(1.e4 d6 2.d4 Nf6 3.Nc3 g6 4.Be3 c6) 5.h3 is a decent move - one idea is to play the Finnish Attack with a subsequent g2-g4!?, which is very interesting and not at all easy to meet,while Black must also be careful to avoid 5...b5?! 6.e5! with a strong attack; but I think 5.Qd2 is very much the main move for White here.

I don't really like the ...Ng4 ideas, but I also don't like playing ...b5 too early, as it allows White to change plans and go for a set up with Bd3, Nf3 and 0-0, when the early queenside pawn push has given him a target for future activity.

I tend to go for 5...Nbd7 and then if 6.0-0-0 Qa5!? is interesting.
  

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Re: Ng4/f6 in the 150 Attack
Reply #2 - 06/15/04 at 05:42:11
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As I have written before, after 1.e4 d6 2.d4 Nf6 3.Nc3 g6 4.Be3 c6 White's best try is 5.h3 playing a set up with f4, Nf3, Bd3 and o-o. Then Ng4 is out of the question, of course.
After 4.Be3 Bg7 5.Qd2 Ng4 6.Bg5 White still has the choice between f4 and Nf3.
  

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Kevin Ludwig
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Re: Ng4/f6 in the 150 Attack
Reply #1 - 06/13/04 at 20:50:27
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As a related question, I was wondering if the same idea would be playable in a variation of the 5. Be3 Pirc. The following moves are usually cited as one of the mainlines of the 4. Be3 Pirc:
1. e4 d6 2. d4 Nf6 3. Nc3 g6 4. Be3 c6 5. Qd2 b5 6. Bd3 Nbd7 7. Nf3.

In "Starting Out: The Pirc/Modern", Joe Gallagher simply states, "7. ...Ng4 8. Bg5 is still not a worthwhile idea for Black...". But I wonder if Black can steal the idea from the Benjamin-Gufeld game, and play 8. ...f6 9. Bh4 Bh6.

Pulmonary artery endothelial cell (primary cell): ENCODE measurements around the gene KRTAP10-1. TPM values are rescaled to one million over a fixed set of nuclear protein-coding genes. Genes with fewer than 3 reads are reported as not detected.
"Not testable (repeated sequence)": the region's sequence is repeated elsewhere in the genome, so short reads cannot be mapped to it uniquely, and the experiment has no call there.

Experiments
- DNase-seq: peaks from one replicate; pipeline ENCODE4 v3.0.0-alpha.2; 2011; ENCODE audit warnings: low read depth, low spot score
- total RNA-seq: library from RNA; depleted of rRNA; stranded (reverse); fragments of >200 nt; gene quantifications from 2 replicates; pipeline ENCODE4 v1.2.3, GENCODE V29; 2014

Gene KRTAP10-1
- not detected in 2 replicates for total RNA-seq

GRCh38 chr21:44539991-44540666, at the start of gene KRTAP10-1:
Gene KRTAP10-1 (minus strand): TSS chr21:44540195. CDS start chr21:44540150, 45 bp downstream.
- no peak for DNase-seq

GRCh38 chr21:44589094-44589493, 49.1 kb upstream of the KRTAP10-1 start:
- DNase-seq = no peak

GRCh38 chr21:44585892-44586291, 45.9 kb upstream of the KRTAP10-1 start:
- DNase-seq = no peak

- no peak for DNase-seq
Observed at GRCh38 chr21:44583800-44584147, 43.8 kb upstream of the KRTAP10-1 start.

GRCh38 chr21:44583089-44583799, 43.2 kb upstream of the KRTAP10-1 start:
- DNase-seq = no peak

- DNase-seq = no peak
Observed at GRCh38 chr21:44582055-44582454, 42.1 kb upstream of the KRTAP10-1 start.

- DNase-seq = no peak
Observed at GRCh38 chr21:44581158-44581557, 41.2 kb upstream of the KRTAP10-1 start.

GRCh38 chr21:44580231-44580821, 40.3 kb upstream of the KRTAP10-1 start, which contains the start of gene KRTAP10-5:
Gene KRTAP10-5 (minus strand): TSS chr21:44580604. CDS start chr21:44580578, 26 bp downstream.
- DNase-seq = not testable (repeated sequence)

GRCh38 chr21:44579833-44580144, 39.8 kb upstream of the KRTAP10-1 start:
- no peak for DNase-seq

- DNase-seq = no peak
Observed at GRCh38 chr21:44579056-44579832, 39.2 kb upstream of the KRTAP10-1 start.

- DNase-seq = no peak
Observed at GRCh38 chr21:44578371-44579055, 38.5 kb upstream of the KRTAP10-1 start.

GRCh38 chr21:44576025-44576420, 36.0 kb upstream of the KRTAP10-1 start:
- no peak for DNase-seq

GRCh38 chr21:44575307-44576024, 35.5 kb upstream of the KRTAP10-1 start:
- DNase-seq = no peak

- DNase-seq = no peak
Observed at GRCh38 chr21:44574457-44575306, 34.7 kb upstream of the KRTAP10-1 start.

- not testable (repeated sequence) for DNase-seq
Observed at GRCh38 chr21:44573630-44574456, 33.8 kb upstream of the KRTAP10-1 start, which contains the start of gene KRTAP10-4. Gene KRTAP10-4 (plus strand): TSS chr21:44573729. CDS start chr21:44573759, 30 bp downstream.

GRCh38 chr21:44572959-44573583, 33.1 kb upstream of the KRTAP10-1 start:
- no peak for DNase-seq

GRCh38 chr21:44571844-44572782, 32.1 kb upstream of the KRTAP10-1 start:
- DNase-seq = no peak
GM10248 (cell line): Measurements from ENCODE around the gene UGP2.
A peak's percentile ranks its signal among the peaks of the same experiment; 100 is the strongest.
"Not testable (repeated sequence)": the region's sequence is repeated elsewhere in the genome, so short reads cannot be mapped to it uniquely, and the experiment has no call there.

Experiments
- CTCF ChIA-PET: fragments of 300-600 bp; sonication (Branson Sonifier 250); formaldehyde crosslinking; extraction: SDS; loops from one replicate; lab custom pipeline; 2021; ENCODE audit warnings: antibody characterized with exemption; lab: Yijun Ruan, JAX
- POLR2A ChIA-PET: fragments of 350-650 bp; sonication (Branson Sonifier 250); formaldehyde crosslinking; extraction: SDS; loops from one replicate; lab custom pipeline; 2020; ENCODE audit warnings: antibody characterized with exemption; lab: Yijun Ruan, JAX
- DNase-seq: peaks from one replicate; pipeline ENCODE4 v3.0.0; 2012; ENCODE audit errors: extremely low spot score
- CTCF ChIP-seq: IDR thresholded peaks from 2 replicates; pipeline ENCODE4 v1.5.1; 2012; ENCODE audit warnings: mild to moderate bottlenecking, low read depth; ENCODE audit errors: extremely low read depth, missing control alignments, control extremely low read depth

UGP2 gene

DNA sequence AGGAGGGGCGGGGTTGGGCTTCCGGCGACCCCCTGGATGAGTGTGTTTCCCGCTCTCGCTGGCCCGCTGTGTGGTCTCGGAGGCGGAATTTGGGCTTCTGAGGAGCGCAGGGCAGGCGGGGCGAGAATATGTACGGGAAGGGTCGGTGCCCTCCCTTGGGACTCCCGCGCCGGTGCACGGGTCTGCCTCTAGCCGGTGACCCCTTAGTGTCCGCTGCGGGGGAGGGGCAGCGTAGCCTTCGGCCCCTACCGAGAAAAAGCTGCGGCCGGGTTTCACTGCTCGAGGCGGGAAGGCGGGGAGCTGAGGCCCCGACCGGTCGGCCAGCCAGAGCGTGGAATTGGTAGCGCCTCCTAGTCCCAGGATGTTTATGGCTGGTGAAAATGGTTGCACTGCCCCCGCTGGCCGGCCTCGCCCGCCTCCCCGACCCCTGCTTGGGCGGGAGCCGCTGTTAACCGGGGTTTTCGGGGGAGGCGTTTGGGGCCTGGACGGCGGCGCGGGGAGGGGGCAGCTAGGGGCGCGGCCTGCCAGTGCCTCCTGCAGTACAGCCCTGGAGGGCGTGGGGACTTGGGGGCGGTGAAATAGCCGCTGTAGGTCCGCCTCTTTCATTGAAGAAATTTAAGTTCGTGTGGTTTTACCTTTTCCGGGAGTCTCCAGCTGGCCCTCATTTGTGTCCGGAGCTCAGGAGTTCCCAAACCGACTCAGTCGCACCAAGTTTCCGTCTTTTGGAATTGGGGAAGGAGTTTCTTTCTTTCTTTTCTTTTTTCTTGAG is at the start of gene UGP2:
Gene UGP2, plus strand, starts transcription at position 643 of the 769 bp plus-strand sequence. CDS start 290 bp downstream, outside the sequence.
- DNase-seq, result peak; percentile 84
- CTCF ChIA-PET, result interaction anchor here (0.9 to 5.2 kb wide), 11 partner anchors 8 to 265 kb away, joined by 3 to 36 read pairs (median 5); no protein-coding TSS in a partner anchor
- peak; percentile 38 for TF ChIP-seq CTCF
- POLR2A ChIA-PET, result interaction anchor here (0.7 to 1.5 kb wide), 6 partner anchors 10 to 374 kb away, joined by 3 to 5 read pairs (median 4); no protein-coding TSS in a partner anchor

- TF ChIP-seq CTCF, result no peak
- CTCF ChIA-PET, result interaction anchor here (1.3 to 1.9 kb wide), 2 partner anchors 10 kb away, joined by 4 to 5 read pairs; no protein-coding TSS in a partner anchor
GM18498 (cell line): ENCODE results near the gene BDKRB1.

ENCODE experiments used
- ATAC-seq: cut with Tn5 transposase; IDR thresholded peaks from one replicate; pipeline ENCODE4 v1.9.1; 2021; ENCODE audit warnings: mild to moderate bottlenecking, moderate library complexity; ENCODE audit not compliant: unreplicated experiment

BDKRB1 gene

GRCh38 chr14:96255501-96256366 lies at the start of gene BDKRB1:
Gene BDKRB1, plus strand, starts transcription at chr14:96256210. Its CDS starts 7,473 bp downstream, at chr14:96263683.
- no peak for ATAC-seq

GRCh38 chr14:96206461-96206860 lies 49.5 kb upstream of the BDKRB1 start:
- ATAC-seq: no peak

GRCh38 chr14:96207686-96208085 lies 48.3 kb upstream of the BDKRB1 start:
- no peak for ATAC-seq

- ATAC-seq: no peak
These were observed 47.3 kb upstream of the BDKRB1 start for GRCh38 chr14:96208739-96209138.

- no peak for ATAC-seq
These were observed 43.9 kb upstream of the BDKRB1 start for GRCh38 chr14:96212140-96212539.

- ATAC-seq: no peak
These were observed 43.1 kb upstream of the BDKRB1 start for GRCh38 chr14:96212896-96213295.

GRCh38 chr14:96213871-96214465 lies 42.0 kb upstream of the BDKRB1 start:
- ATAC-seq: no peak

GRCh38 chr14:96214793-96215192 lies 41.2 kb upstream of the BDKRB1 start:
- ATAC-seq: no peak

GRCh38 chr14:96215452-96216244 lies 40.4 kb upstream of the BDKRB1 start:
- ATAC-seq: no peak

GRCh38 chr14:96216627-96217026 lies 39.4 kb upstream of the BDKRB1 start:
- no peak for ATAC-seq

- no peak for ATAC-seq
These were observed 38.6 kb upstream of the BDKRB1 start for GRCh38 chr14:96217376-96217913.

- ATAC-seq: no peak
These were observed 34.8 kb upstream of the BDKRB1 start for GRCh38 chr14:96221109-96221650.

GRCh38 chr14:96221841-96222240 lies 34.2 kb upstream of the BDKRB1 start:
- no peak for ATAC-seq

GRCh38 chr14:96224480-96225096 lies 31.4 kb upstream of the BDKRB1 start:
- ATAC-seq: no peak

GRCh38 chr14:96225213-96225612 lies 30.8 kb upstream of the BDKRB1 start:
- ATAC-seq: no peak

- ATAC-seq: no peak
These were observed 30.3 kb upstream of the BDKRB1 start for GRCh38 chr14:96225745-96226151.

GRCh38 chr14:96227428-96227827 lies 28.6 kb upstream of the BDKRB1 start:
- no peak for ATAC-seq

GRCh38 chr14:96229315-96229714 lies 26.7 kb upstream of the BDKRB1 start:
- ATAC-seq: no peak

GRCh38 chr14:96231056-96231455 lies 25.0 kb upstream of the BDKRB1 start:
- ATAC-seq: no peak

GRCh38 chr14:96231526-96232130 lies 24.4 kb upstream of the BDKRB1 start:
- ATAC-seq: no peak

The only "problem" I can find with it is that in this variation, White castles Kingside and tries to exploit Black's queenside weaknesses. So although Black has succeeded in breaking up Whites bishop & queen battery on the c1-h6 diagonal, that battery wasn't black's biggest problem in the position anyway. But on the other hand, it does mix the position up a bit, for whatever that's worth.

What do you guys think?
  
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Kevin Ludwig
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Ng4/f6 in the 150 Attack
06/13/04 at 16:58:39
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I have a question about the following line:
1. e4 d6 2. d4 Nf6 3. Nc3 g6 4. Nf3 Bg7 5. Be3 0-0 6. Qd2 Ng4 7. Bg5 f6 8. Bh4 Bh6 9. Qd1 Bg7, as played in Benjamin-Gufeld, Las Vegas 2000 (and featured in one of the old updates on chesspublishing.com, as well as NIC Yearbook 55).

I first saw this line on chesspublishing, and at the time Nigel Davies was in control of the 1. e4 ... section. His comments indicated that he believed this was a viable way to meet the 150 attack. I looked in the NIC online database, to see if anything had happened in this line since Benjamin-Gufeld, and there were 7 total games featuring 7 ...f6, with white winning 5, black winning 2. In none of the games did black repeat Gufeld's idea.

So of course I begin wondering, is the idea of 6. ...Ng4 and 7. ...f6 playable, or has a refutation been found, which accounts for why nobody has played it since Benjamin-Gufeld?

Thanks in advance,

Kevin